What Are The First Symptoms Of Neurodermatitis & How Do You Test For It?

Neurodermatitis is a chronic skin condition that is characterized by lichenification plaque secondary to excessive itching. Therefore, it is also known as lichen simplex chronicus. It affects about 12% of the total population with a higher predilection for women than men. Although neurodermatitis is not life-threatening, it can have a major impact on the quality of life of a person along with psychosocial burden. The patients with neurodermatitis commonly have an underlying psychological disorder, mainly anxiety or depression. Since patients with neurodermatitis have psychological disorders; they also have complaints of sleeping disorders, sexual dysfunction, and poor social skills. These underlying conditions greatly reduce the quality of life of patients suffering from neurodermatitis.(1)

What Are The First Symptoms Of Neurodermatitis?

What Are The First Symptoms Of Neurodermatitis?

The first and predominant symptom of neurodermatitis is severe itching and it can be so intense that repeated itching and rubbing of the skin can lead to a lesion that resembles a circumscribed scaly patch. The margins of the patch are sharp with thickening of the affected skin with exaggeration of the normal markings of the skin known as lichenification. It can be further divided into localized (circumscribed) and generalized (disseminated) types with the primary or secondary origin. The disseminated type is almost always atopic dermatitis.(2)

Some patients may have only a single affected area, while others may have affected multiple areas. Neurodermatitis appears in areas that are accessible to itching. The commonly affected sites include the nape of the neck, lower legs, and ankles, side of the neck, scalp, upper thighs, vulva, pubic area, and scrotum in men, forearms, and wrists. In women, the most commonly affected area is the nape of the neck where the lesion may extend to the scalp and may be confused with psoriasis. In men, the most commonly affected area is the ankles due to personally scratching or using the chair leg as a scratch board. The disease is not found in children, only adults more so females are affected.(2)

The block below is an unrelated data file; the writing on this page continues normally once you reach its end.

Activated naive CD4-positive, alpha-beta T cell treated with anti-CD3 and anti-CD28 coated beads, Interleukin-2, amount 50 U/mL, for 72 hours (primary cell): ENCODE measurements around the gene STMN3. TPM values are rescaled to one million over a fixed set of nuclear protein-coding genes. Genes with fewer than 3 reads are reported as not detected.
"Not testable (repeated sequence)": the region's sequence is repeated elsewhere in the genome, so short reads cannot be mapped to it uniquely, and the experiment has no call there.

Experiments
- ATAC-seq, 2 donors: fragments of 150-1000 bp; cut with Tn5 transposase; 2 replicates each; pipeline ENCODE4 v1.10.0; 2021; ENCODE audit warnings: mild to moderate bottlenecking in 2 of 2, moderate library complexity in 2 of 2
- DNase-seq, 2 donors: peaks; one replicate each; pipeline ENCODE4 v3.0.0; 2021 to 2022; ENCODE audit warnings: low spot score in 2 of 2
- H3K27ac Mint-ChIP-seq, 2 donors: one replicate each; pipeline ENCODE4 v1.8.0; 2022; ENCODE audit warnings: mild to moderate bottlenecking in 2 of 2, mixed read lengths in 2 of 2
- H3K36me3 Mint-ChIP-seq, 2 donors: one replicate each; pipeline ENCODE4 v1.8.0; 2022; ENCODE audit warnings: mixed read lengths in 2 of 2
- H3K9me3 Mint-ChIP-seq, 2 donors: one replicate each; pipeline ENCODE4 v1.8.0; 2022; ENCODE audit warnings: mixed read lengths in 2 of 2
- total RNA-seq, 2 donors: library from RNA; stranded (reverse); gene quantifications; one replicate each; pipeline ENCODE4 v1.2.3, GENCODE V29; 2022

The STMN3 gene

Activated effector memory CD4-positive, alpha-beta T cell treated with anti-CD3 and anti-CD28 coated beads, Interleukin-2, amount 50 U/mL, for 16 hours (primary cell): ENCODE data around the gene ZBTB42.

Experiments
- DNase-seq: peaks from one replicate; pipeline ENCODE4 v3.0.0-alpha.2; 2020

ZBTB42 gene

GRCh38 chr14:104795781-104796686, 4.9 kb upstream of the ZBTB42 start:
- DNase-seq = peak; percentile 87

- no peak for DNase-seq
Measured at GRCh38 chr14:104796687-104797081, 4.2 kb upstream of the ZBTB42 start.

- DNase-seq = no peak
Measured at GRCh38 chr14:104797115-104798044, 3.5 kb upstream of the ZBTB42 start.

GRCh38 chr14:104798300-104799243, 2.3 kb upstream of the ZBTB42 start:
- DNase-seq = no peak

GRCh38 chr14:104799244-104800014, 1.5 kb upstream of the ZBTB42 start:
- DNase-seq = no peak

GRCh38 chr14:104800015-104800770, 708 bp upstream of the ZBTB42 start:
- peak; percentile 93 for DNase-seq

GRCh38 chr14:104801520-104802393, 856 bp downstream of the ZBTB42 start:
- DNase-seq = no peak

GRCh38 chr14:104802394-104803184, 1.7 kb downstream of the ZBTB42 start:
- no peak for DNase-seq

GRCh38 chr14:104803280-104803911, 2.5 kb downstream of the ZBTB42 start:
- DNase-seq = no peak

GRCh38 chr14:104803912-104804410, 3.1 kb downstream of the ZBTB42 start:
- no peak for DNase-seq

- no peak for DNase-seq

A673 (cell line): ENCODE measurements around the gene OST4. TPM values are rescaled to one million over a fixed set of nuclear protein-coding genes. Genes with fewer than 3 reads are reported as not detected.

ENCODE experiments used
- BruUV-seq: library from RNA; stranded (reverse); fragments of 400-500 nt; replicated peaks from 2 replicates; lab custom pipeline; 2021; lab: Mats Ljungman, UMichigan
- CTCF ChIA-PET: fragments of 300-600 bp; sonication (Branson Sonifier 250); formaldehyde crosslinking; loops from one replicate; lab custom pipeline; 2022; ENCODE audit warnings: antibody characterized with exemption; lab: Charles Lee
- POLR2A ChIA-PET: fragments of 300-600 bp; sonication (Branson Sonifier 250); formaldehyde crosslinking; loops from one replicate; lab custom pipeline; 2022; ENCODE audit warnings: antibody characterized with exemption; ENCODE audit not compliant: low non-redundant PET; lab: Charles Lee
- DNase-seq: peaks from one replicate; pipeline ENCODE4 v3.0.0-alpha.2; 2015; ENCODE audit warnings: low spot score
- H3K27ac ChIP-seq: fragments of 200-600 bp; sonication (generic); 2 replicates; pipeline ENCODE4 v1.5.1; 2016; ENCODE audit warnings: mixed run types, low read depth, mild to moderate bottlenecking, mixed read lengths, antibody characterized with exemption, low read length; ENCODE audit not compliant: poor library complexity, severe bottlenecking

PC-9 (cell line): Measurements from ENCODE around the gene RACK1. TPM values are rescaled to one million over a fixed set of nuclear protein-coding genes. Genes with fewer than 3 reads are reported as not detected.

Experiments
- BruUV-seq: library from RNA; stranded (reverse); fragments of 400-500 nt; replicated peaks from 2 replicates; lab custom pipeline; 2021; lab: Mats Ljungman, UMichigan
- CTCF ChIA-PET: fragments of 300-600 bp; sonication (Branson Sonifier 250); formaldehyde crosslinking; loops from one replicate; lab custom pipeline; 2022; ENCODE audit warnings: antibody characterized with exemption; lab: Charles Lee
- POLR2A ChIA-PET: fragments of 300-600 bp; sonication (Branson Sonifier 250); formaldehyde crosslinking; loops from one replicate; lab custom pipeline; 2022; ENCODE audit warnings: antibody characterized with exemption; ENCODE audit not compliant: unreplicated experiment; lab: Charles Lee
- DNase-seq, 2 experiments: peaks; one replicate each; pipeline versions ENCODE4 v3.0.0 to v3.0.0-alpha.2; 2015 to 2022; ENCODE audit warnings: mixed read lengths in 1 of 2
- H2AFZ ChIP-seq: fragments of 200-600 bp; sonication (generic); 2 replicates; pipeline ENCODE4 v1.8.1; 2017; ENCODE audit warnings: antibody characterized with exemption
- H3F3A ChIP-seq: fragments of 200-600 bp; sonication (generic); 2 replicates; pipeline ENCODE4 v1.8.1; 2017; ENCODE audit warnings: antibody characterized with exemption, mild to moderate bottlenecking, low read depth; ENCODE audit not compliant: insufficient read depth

How Do You Test For Neurodermatitis?

Emotional stress plays an important role in perpetuating the lichenification of the lesion in predisposed people with pruritus dermatoses. However, the prefix ‘neuro’ has made the diagnosis of neurodermatitis synonymous to any anxiety-related dermatoses and it has been labeled to any emotionally related lesion. Therefore, to overcome this misunderstanding it is important to carefully examine the morphology, configuration, and distribution of the lesion and not only depend on the history for proper diagnosis of this lesion. Neurodermatitis may commonly be confused with psoriasis of the scalp and neck, chronic trichophyton rubrum infection of feet, legs, groin, and perianal areas, lichen planus, chronic contact dermatitis and dry skin eczema in winters.(2)

To reach a confirmatory diagnosis of neurodermatitis, other skin conditions should be ruled out. Laboratory studies can be carried out and an elevated serum immunoglobulin E level supports the diagnosis of atopic dermatitis. Potassium hydroxide test and fungal cultures are done to exclude the diagnosis of tinea cruris or candidiasis in patients with genital neurodermatitis. Patch testing can be done to rule out allergic contact dermatitis as an underlying primary dermatosis (for example, allergic contact dermatitis to nickel with secondary neurodermatitis) or as a chronic factor (for example, allergic contact dermatitis to topical corticosteroids used for the treatment of neurodermatitis). Skin biopsy can also be performed to rule out other skin conditions, such as psoriasis or mycosis fungoides (cutaneous T-cell lymphoma) in adult patients.(3)

The management of neurodermatitis is aimed at reducing the severity of itching and rubbing and the extent of the lesion. Topical steroid is the treatment of choice as it leads to a reduction in inflammation and itching as well as softening of the hyperkeratotic lesion. Intralesional steroid injection is given for refractory lesions, whereas disseminated lesions may require total body phototherapy. Antianxiety medications and antihistamines may be considered in some patients, whereas, antibiotics may be needed for infected lesions.(3)

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